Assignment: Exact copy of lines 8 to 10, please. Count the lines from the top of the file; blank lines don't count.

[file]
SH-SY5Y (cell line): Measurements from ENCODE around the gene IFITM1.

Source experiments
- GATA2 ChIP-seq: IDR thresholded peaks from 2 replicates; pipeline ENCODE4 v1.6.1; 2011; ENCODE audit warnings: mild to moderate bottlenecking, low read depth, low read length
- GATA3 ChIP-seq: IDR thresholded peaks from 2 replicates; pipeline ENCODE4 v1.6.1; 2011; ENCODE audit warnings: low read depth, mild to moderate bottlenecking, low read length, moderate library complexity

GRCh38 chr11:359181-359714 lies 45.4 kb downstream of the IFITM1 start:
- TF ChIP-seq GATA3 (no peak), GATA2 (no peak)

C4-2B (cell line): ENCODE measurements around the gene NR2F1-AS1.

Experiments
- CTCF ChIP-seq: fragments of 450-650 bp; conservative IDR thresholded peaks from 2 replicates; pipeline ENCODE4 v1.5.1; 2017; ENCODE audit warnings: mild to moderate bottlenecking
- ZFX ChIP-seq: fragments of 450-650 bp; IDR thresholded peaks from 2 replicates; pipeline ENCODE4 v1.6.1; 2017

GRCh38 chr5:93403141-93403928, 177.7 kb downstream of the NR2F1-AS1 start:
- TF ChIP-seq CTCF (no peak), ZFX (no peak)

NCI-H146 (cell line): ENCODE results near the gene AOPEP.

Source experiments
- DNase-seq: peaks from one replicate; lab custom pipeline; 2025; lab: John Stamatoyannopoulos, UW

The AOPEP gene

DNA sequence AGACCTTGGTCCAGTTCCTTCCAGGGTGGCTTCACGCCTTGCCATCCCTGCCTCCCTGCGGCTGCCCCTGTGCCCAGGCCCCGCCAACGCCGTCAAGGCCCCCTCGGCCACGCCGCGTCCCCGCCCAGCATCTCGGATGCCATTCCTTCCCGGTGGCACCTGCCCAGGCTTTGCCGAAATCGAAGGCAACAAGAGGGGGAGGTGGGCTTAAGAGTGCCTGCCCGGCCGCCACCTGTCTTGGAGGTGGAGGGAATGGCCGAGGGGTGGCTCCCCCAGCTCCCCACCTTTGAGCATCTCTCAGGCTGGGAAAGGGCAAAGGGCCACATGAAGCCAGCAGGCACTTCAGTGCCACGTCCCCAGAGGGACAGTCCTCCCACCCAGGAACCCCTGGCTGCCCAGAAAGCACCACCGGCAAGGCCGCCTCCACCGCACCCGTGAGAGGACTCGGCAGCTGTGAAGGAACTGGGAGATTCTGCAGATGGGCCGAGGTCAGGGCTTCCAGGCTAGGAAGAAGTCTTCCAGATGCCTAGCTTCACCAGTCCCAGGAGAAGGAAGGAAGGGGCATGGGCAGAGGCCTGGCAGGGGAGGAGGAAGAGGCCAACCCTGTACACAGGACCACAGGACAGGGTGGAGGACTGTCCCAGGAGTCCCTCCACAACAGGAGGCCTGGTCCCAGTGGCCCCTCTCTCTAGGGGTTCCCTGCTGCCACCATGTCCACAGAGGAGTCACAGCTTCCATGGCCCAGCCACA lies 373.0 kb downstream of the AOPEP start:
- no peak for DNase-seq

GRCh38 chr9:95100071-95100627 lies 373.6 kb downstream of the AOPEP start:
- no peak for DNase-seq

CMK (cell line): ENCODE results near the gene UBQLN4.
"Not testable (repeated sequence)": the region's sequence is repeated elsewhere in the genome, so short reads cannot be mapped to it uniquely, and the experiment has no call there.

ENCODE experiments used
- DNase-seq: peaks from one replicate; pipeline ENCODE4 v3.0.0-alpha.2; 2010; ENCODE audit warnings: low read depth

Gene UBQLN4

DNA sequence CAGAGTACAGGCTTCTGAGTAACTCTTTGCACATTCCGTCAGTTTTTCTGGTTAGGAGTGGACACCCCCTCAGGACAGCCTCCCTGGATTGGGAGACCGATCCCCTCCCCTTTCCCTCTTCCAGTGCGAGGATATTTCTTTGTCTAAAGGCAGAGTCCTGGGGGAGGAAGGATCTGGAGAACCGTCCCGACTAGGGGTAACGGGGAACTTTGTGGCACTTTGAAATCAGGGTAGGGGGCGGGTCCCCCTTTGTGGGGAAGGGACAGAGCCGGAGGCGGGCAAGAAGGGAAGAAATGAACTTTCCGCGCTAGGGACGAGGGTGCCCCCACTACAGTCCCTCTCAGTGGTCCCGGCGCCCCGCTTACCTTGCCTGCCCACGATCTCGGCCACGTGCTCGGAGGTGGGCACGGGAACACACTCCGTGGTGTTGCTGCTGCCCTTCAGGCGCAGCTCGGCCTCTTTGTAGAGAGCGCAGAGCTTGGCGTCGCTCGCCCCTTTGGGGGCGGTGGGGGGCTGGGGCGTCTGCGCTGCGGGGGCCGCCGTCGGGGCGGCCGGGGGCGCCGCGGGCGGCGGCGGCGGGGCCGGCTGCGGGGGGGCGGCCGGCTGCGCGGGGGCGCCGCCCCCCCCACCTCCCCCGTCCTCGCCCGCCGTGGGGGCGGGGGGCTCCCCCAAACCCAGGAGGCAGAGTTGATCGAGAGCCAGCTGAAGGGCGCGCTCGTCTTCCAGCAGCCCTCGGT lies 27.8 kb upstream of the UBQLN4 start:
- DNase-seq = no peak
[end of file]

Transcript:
Experiments
- CTCF ChIP-seq: fragments of 450-650 bp; conservative IDR thresholded peaks from 2 replicates; pipeline ENCODE4 v1.5.1; 2017; ENCODE audit warnings: mild to moderate bottlenecking
- ZFX ChIP-seq: fragments of 450-650 bp; IDR thresholded peaks from 2 replicates; pipeline ENCODE4 v1.6.1; 2017